csaWhat is the journalist’s responsibility? Is it to get the best story or is it to help people? This is the question that haunts John Leguizamo in his first Spanish speaking role in Cronicas. A hotshot reporter for a pan-Latin America news station, Leguizamo and his team are in Ecuador doing follow up interviews about a series of terrible child killings. He is getting an interview with a father who has lost one of his sons to the mysterious murderer when, suddenly, the other son is accidentally run down. An angry mob sets on the driver and beats him, chokes him, douses him with gasoline and tries to light him on fire.

He won’t go up once, and it’s only after then that Leguizamo, who has had his camera man getting good shots, steps in to help the guy. The police arrive and arrest the driver and the father, who was ringleader of the mob. Meanwhile, Leguizamo cuts together a news story that shows him as the hero of the day.

In prison, the driver fears for his life. He tells Leguizamo that he knows inside info about the child killings – he has met the killer, and the killer has told him secrets, including where more bodies are buried. As the things the driver tells Leguizamo prove to be true, Leguizamo begins to suspect that this guy is the killer after all. He can either keep getting exclusive interviews and try to get the guy confessing on camera, or he can turn the evidence over to the police before it’s useless to them.

This year I feel like I have seen a number of films with third act problems, movies that build to a screwed up or just plain bad last third. Cronicas doesn’t have a bad third act – it just doesn’t have one. The movie builds and builds, giving us Leguizamo’s dilemma and having a savvy and unusually honest cop circling him, and then it just ends. When the screen went to black, just before the credits ran, I honestly expected a fade in with a title card saying “6 months later.” But it’s not there. The movie doesn’t sputter to the end, it just sort of stops and gives up.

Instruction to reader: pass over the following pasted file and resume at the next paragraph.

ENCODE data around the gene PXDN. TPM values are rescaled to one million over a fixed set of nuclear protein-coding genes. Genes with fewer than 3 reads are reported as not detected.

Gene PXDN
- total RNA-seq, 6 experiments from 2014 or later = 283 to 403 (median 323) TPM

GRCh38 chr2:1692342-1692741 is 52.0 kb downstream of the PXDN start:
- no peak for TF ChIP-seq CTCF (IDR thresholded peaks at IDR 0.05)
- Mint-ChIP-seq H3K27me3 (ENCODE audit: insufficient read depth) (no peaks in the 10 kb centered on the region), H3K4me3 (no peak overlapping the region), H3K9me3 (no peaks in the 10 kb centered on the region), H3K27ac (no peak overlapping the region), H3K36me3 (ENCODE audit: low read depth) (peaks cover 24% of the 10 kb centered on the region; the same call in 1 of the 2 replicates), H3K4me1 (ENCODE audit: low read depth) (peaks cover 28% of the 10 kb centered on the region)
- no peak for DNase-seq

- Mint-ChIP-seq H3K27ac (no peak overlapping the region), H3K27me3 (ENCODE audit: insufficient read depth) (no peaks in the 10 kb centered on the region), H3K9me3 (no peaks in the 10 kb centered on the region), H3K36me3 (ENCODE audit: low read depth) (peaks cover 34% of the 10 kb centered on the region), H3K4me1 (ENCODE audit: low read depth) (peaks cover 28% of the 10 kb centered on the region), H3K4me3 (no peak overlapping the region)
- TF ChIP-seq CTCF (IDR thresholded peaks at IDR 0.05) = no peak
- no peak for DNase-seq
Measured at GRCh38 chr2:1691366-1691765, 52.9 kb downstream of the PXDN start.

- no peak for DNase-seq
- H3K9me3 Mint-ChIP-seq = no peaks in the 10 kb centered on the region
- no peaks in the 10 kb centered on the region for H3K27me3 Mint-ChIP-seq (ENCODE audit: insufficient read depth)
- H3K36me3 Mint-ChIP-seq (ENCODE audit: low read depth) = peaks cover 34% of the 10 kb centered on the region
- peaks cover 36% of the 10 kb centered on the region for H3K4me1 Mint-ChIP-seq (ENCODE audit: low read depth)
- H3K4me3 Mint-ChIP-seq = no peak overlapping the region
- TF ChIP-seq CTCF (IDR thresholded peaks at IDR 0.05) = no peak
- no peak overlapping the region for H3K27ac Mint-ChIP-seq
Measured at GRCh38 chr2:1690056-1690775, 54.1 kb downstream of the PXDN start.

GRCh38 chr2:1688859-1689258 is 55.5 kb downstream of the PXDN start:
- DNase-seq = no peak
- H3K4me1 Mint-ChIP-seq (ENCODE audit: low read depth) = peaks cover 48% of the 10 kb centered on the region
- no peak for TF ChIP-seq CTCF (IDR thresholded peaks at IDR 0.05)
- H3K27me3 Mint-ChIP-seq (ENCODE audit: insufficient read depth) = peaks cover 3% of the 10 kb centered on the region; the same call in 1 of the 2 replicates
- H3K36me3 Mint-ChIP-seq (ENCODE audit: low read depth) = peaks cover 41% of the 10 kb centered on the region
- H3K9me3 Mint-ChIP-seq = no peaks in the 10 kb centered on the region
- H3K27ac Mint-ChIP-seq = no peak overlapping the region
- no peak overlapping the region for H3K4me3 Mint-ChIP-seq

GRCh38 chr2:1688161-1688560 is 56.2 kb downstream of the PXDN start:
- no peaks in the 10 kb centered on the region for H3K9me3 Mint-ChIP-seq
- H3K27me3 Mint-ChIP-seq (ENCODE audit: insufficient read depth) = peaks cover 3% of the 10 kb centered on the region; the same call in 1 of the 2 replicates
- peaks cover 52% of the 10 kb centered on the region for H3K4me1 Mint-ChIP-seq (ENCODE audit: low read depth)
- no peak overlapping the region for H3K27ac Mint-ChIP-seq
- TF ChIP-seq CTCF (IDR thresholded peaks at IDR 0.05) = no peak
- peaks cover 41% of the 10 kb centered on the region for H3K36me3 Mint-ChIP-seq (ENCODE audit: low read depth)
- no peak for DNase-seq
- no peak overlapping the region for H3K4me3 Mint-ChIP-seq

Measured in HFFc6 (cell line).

Which is really too bad because much of the film is quite good. Director Sebastian Cordrero has crafted a film that at times is truly unsettling, and the concept is a strong one. It’s also incredibly relevant – while this film is set in the flashy world of Spanish language tabloid journalism, there’s nothing all that different from the sensationalism that you’ll see on a Fox News Network, or any news show that devotes tons of time to shark attacks or missing girls in Aruba or runaway brides. These are people who will go to any length to get the story, ethics be damned.

Leguizamo especially acquits himself wonderfully. I’ve always known that the guy is a real talent – anyone watching any of his one man shows knows the way he can slip in and out of characters, and not just in a superficial comedy way – but he has rarely gotten a chance to shot it onscreen. It’s a good role, a superficially confident TV journalist who is full of doubt and conflicts about the morality of his actions. He bites into it and plays it for all its worth.

The rest of the cast is fine as well (look for Alfred Molina in a tiny role), and the movie builds a reasonable head of steam, but the finale is just so unsatisfying that I walked out of theater shaking my head. The abruptness of the ending is certainly part of the point, but it doesn’t make it work any better. The film spends just a little too long on pointless subplots, like Leguizamo’s affair with his producer, who happens to be his boss’ wife, and those minutes could have gone to crafting some sort of a gripping third act.

Cronicas is two thirds of a really good movie – someone let me know when they find the rest.

6.8 out of 10